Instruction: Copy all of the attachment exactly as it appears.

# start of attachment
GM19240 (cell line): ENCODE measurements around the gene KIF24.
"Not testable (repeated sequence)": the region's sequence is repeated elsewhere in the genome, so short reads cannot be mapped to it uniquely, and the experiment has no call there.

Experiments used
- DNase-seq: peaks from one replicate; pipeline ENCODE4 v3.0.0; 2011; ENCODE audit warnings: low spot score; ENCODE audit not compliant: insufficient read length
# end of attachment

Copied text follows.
GM19240 (cell line): ENCODE measurements around the gene KIF24.
"Not testable (repeated sequence)": the region's sequence is repeated elsewhere in the genome, so short reads cannot be mapped to it uniquely, and the experiment has no call there.

Experiments used
- DNase-seq: peaks from one replicate; pipeline ENCODE4 v3.0.0; 2011; ENCODE audit warnings: low spot score; ENCODE audit not compliant: insufficient read length